Tuesday, January 8, 2013


When I was young, in elementary school, I wanted to be an artist. I wanted to paint and draw because that’s all I wanted to do in my free time. I wanted to go to college in Chicago and be an artist. At the time I had no idea what that really meant or what I would have to do to get there, I just knew that I hated going to school and my only solace was art class. So I just wanted art class to be my world.

Sometime in middle school I discovered I didn’t really have the hand of an artist. To be honest I don’t know what happened. I don’t know if some bully told me I had no talent or if something happened, or if I witnessed someone who really did have talent and felt I couldn’t compete (I don’t like competition, but that’s another post). Something happened and all I remember is walking out of some store crossing the parking lot telling my mom that I had no idea what I wanted to do with my life. A very serious conversation for a twelve year old.

So I distanced myself from being an artist. I ran smack into the world of politics. I realized I was smart and quick and had no fear of being told “no” because that just fueled my fire. By the time I was entering college I was going to save the world. I was going to join the Peace Corps. Maybe I’d live up to the expectations and be president.

Five years later I joined the Peace Corps.

Six years later and it was over.

I’ve basically done everything that I wanted to do (minus the whole President thing, though every time I watch West Wing I think about it…). So there should be a part of me that feels totally liberated to breathe and live freely. After all, I’m 24, single, with nothing but time. Thanks to a wonderful family I have no pressure to do anything but make myself happy.

Now when people ask me what I want to do with the rest of my life I kind of stare at them disillusioned.

What DO I want to do?

The best career advice I ever got came from a seminar of sorts I went to while at NYU. The woman asked us what we wanted to be when we were young. Surprisingly everyone there—all struggling twenty somethings—smiled thinking about their years dreaming of being fireman, ice skaters, and the ice cream man. This one particular guy literally laughed out loud. The woman leading the group asked him what he was thinking about. He said that when he was younger he wanted to be Peter Pan. She then smiled and asked him what he was at NYU majoring in. Turns out he was an actor. Better than that, he was recently cast to play Peter Pan that spring.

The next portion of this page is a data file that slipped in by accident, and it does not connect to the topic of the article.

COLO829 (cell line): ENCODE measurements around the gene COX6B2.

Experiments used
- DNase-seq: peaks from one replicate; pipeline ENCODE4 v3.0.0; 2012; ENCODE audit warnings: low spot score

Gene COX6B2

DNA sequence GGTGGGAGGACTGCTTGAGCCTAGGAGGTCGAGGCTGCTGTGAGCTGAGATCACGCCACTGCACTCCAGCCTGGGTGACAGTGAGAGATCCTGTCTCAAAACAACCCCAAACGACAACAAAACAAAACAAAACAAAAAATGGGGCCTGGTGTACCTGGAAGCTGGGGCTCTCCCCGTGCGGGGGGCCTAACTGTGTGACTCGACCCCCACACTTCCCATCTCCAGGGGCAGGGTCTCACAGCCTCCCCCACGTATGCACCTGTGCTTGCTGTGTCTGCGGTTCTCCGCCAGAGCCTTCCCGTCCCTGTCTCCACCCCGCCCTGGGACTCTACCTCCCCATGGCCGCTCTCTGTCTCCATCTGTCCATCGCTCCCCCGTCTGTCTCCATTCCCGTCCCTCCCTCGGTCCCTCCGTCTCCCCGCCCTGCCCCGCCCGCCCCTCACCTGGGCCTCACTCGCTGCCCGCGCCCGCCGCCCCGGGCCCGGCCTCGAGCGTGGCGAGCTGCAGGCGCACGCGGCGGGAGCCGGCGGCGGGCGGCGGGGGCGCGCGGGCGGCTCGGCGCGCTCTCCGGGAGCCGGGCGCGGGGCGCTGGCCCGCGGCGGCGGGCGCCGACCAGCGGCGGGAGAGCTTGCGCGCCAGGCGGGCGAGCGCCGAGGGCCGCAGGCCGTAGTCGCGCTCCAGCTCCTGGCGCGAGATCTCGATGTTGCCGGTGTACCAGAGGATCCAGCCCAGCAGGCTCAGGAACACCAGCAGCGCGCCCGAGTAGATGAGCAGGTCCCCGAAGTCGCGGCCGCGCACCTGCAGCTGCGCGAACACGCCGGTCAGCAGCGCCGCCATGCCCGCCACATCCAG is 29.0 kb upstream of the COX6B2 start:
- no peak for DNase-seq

So wishes really do come true. 

The point of that exercise was that when we are young we don’t have pressure, or knowledge of money, power, or celebrity. What we want to do is based on something we like, something we admire, something we connect to.

That brought me back to my days of wanted to be an artist. That was two years before I declared an art history major, something that I still claim to be the best decision ever.

And here I sit. I managed to do both, major in art history and be in the Peace Corps. Yet the question of what I will do when I “grow up” still burns.

So then people ask you “What would you do if money weren’tan issue?

This question bothers me for one big reason. Money IS an issue. But I get the point. I want to do something I love. I want to enjoy my work. I want to succeed. I want to flourish in a career that makes me a better person.

And to be brutally honest, my answer to that question is never a hard one to come up with. It’s actually pretty simple.

I’d design.

Someday I’d like to live around creative people who believe in the power of art to change the world we live. I want to change the way people view themselves and the world around them. This is truly an amazing world with beauty seeping from all around and no matter how clichéd or naïve it may sound, that’s what I believe. I also think we’d all be a little happier if more people enjoyed it all. So, that’s my goal. That’s my dream.

It’s not as black and white as wanting to go to law school to save the world. Some would say the arts is a recreation enjoyed by the wealthy, and that all this fashion and interior design and event planning is not capable of changing the world.  That is doesn’t matter. That one shouldn’t judge or view image as important, and perhaps there is a point in there somewhere.

But I still disagree.

And like I said before. There’s been a lot of years and life between that young girl who wanted to be an artist and me here wanting to be a creative—a lot of lessons learned and memories made. And I did say nothing fuels my fire like being told I’m crazy. This certainly isn’t the first time.

So here I go. Starting 2013 with a desire to merge everything I love into my future. It’s going to be complicated and layered and probably messy. I’ll second guess myself and think I’m not doing enough.

Yet. Then again. That kind of sounds marvelous.

Who’s in?

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